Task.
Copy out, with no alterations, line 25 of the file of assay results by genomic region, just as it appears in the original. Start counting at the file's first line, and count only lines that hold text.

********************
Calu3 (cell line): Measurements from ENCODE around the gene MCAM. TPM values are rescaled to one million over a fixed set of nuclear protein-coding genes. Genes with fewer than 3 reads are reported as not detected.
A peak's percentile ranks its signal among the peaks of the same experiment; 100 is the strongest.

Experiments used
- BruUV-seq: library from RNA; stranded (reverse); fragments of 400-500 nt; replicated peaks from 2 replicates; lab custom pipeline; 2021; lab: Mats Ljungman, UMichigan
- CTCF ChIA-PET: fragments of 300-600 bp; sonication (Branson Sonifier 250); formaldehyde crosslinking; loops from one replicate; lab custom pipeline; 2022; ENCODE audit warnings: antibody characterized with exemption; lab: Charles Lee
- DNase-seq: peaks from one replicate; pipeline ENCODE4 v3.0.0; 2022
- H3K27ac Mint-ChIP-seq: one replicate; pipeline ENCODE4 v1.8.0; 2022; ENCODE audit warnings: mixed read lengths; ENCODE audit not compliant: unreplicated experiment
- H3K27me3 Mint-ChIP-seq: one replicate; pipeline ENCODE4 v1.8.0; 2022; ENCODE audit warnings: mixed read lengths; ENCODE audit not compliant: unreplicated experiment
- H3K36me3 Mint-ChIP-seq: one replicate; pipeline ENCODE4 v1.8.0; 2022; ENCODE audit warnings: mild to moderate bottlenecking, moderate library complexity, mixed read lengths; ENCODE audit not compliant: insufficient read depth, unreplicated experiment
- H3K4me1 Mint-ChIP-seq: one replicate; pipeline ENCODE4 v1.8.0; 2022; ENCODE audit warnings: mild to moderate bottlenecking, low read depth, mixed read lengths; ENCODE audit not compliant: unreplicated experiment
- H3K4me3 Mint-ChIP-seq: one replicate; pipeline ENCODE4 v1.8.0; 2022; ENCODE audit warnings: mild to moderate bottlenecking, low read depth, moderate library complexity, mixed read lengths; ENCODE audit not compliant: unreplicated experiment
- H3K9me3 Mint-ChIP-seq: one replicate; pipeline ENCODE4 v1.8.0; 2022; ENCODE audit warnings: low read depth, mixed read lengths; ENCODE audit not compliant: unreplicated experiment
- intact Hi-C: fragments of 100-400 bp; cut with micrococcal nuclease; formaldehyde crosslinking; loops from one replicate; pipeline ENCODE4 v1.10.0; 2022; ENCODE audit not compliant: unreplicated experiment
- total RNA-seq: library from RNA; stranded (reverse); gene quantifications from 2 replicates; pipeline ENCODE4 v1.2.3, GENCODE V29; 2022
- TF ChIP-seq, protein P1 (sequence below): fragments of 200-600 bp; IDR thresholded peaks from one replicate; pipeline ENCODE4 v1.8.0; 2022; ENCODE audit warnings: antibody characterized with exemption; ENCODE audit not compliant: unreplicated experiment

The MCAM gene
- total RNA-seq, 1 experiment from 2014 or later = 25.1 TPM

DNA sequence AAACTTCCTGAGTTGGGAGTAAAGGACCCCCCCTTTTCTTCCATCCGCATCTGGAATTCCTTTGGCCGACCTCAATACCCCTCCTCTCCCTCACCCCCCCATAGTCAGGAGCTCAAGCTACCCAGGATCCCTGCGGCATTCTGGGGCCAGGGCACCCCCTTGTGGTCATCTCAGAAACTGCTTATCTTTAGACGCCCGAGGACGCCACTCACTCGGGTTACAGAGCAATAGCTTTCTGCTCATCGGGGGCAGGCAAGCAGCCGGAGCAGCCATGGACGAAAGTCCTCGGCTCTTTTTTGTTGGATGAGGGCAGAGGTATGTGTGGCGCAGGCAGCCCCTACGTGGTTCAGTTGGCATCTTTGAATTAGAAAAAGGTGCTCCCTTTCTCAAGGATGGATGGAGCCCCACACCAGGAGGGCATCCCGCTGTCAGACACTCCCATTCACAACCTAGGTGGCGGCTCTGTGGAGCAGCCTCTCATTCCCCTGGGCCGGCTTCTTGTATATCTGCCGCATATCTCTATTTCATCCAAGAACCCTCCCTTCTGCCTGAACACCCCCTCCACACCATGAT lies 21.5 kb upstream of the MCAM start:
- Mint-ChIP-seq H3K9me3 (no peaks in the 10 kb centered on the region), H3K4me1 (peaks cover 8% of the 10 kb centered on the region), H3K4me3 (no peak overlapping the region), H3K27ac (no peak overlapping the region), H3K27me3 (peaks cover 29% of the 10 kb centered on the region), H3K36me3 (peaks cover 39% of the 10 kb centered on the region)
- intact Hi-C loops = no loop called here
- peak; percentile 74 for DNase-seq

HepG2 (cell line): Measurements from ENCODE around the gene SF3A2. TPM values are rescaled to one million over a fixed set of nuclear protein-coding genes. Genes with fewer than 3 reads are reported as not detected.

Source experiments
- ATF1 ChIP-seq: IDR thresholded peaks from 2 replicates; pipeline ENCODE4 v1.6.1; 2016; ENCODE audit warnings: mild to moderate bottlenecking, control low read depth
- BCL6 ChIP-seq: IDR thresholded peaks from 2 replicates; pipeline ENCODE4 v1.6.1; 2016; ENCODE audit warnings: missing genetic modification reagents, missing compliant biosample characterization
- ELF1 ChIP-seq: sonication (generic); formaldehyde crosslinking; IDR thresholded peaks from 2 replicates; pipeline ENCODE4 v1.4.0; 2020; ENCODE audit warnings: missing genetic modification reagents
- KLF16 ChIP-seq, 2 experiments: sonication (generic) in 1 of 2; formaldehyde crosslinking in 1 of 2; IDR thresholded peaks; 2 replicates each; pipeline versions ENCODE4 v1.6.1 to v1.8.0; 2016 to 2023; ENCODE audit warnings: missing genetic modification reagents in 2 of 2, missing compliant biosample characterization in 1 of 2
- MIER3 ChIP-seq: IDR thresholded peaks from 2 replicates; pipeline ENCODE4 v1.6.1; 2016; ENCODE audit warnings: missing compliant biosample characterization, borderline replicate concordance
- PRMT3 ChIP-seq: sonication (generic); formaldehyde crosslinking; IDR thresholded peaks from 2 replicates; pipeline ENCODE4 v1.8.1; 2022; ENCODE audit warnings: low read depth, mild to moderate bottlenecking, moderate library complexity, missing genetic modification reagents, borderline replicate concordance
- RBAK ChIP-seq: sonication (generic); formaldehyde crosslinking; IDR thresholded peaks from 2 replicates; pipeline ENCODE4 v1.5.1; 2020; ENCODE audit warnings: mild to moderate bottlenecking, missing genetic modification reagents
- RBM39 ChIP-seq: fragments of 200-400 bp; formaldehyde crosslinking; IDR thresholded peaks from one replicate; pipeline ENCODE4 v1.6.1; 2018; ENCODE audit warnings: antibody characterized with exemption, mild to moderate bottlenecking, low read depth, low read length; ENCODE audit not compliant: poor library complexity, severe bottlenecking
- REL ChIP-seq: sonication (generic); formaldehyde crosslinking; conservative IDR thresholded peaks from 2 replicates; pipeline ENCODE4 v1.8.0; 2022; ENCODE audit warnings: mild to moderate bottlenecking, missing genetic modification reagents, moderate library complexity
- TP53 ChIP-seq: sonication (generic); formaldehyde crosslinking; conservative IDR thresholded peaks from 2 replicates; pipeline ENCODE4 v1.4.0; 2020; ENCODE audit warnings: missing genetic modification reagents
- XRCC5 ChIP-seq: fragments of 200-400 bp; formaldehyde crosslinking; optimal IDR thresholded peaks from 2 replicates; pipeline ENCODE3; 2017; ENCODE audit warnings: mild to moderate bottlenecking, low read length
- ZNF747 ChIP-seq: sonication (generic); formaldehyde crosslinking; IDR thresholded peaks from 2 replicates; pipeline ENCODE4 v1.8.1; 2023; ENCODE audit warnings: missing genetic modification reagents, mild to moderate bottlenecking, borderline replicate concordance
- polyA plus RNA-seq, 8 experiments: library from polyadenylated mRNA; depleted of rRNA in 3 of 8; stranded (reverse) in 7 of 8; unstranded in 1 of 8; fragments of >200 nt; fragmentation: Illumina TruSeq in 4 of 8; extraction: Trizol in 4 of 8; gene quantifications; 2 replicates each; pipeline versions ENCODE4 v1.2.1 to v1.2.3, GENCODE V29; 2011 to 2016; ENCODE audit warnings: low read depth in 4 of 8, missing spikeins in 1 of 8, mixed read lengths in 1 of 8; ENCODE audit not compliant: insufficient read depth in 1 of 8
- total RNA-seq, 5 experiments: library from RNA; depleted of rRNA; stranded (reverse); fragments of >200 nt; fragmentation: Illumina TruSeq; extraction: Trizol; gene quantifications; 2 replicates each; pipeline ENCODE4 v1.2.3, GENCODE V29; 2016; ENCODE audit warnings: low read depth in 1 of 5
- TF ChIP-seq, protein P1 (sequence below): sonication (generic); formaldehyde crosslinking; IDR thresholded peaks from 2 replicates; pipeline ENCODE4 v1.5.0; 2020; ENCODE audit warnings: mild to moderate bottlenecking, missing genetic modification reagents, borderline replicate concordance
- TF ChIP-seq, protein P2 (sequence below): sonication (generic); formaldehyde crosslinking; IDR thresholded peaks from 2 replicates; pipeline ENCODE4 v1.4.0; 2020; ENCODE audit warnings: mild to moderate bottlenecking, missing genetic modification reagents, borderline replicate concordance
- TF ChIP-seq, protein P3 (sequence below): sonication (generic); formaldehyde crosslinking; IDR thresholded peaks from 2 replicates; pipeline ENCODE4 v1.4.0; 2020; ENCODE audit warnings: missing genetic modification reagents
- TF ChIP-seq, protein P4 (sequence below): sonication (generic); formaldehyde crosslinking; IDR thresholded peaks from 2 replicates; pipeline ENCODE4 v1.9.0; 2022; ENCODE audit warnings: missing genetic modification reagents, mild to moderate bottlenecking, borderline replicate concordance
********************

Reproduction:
- BCL6 ChIP-seq: IDR thresholded peaks from 2 replicates; pipeline ENCODE4 v1.6.1; 2016; ENCODE audit warnings: missing genetic modification reagents, missing compliant biosample characterization